1995’s Judge Dredd was a disaster, a terrible comic book movie that took the gritty source material and transformed it into a generic action vehicle for Sylvester Stallone. Thankfully, 2012’s Dredd was a better film in every way; Karl Urban nailed the character’s grim, unflinching approach to justice, and the film was able to use Dredd’s black and white worldview to explore his ideology. Urban’s excellent performance was accompanied by Olivia Thirlby as Cassandra, a psychic training to be a Judge, and Lena Headey as Ma-Ma, one of the most genuinely unnerving movie villains of the last ten years.
Of course, Dredd is best known for its incredible action sequences, and the Die Hard inspired plot strips the story to its bare bones as Dredd and Cassandra are trapped within a tower filled with criminals. The violence is brutal and the visuals are inventive, particularly when it comes to the way in which Cassandra’s psychic powers are visualized. Few films have been able to capture both the pulpy fun 80s action cinema and the mythic sci-fi world building this well. Dredd isn’t only a great remake, but a modern action classic that didn’t spawn the sequels it deserved.
7. Little Women
There have been numerous adaptations of Little Women onscreen before, most notably the 1994 film starring Winona Rider, but Greta Gerwig’s 2019 film managed to approach the story’s timeline in a bold and inventive way. The film poignantly ties two different timelines together, exploring the characters’ origins and fates all at once. The material could easily get confusing, but using Jo (Saoirse Ronan) and her development as a writer to guide the story is one of the best decisions of the film.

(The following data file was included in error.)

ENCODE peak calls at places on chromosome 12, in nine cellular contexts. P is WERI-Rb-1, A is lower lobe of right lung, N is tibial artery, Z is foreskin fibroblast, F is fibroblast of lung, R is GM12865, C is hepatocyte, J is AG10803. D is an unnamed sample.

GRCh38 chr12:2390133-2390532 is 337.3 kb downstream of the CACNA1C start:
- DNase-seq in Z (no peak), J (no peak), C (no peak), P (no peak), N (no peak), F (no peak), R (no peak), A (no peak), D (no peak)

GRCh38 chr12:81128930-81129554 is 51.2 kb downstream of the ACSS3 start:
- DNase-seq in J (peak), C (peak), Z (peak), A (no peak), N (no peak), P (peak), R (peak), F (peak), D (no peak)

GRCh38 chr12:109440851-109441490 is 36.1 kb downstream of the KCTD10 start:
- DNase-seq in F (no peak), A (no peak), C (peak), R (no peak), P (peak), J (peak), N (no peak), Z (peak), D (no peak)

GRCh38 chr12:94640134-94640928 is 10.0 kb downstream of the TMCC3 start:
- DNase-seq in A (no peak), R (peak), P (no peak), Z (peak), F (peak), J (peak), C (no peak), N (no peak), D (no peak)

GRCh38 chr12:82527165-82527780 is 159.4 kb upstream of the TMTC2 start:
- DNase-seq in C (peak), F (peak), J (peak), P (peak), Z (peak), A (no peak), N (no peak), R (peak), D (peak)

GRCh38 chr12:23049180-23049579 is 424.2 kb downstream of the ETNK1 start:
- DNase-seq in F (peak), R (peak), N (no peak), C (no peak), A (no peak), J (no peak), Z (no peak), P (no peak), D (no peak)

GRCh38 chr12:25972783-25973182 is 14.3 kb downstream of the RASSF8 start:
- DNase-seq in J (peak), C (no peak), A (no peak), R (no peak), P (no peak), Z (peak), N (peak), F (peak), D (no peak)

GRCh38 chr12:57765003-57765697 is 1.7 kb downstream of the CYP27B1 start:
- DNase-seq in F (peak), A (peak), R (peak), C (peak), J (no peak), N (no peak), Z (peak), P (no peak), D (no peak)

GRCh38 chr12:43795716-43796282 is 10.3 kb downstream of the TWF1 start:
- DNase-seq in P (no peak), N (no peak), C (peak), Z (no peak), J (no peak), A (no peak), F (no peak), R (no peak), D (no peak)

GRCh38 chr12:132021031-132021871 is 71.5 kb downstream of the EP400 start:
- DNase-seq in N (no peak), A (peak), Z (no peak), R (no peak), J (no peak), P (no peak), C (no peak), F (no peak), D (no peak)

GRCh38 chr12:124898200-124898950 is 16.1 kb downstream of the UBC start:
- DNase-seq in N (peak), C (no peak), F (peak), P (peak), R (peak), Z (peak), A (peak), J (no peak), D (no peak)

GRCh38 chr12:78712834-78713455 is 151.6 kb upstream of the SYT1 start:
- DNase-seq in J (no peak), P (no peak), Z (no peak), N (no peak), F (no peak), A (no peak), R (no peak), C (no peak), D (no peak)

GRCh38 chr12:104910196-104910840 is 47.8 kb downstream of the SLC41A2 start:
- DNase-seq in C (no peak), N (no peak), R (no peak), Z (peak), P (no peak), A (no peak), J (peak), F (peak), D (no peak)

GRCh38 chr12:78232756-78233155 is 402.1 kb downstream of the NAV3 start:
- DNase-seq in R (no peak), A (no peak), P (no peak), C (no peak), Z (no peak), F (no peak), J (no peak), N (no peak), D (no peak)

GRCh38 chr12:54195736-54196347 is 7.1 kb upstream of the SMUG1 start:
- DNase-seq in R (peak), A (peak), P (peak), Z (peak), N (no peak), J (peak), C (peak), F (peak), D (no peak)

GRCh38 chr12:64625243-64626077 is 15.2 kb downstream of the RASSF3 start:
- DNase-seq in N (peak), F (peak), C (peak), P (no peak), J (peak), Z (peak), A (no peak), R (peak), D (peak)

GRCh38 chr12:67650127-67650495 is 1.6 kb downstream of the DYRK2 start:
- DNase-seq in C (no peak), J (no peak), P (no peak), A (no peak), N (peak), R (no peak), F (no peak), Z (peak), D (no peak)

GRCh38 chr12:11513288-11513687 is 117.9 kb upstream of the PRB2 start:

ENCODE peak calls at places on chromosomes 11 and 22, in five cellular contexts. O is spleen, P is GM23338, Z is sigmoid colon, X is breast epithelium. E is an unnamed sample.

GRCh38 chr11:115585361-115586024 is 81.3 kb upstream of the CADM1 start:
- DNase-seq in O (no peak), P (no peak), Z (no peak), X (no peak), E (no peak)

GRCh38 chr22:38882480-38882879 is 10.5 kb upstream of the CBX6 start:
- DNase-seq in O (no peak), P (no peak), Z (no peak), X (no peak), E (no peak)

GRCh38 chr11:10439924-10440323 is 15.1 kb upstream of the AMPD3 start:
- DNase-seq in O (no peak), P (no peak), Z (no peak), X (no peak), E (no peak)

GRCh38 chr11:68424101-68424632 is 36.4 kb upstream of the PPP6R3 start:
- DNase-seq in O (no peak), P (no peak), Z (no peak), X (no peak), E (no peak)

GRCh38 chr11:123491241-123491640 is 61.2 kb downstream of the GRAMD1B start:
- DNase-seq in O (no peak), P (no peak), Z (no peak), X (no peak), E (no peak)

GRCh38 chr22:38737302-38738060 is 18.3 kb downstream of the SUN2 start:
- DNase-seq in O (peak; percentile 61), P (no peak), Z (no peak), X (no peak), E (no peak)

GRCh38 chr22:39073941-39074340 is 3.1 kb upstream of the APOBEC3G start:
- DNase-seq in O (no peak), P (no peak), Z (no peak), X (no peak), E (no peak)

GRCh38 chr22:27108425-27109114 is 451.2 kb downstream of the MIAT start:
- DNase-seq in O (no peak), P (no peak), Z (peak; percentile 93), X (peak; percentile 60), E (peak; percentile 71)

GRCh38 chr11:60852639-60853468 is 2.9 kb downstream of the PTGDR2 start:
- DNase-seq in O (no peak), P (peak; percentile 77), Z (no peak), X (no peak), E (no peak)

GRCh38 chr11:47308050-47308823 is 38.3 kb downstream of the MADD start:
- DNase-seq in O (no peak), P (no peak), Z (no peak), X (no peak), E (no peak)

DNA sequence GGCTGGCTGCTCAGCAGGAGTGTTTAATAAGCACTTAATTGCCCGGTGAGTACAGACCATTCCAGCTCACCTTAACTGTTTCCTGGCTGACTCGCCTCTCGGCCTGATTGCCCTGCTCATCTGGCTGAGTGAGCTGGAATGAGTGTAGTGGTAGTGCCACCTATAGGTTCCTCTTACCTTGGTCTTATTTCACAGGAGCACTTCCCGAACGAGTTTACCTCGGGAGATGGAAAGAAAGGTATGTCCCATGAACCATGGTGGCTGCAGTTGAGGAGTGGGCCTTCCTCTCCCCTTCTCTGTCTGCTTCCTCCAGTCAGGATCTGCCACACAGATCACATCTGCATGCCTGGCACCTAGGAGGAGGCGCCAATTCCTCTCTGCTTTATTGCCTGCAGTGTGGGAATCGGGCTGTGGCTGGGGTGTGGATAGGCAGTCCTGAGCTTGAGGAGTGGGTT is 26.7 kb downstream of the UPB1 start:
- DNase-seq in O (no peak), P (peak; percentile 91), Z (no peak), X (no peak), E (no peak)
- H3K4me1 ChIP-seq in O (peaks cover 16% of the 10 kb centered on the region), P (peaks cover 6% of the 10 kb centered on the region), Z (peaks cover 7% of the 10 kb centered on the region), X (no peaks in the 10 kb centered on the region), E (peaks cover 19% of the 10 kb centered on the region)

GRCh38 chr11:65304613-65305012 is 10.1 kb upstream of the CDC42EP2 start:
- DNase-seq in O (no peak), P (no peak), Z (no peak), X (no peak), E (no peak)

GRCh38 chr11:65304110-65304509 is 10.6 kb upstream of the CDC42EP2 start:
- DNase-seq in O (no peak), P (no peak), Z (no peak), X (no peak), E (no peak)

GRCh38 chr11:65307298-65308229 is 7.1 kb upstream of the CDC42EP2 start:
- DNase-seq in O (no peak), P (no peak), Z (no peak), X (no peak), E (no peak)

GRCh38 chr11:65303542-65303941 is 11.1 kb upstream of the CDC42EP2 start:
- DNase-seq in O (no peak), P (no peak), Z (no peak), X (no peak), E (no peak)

The chemistry between Saoirse Ronan, Florence Pugh, Emma Watson, and Eliza Scanlen is all excellent, and the film takes its time to set up each of the characters and how their aspirations differ from one another. Timothee Chalamet is also great as Laurie, a character who manages to be snotty and charismatic all at once. Gerwig’s dialogue is as fun and exciting as anything she’s ever written, but she also relies on more subtle visual cues, utilizing a great score from Alexandre Desplat. As the years go by, 2019’s Little Women may be viewed as the definitive version of the story.
Stephen King’s It is one of his most powerful and thematically rich works, and while the 1990 miniseries had its highlights, it didn’t grasp the full weight of the story. However, the 2017 remake of It solidified itself as a modern horror classic, and perfectly captured the mix of tender coming of age moments and horrifying nightmare sequences. Ultimately, It is about the perils of growing up and the ways in which children must contend with the adult world, and the film captures and personifies specific fears that each of the main characters face.
Often times it is hard to find a great child actor, but It featured a compelling ensemble of young actors that interact well together. There’s a lot of great comedy that comes from the ways in which these characters interact, but the film also has a lot of emotional moments when it reflects upon the deep bonds of friendship that the Loser’s Club forms. Bill Skarsgård’s performance as Pennywise is suitably creepy, and the film doesn’t shy away from the novel’s most gruesome details. One of the best Stephen King adaptations of all-time, It is a remake that completely outshines the original.